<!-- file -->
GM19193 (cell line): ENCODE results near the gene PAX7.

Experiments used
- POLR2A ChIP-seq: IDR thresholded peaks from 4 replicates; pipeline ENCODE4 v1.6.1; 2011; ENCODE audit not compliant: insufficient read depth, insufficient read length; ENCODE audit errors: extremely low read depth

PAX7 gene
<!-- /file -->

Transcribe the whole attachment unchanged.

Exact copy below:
GM19193 (cell line): ENCODE results near the gene PAX7.

Experiments used
- POLR2A ChIP-seq: IDR thresholded peaks from 4 replicates; pipeline ENCODE4 v1.6.1; 2011; ENCODE audit not compliant: insufficient read depth, insufficient read length; ENCODE audit errors: extremely low read depth

PAX7 gene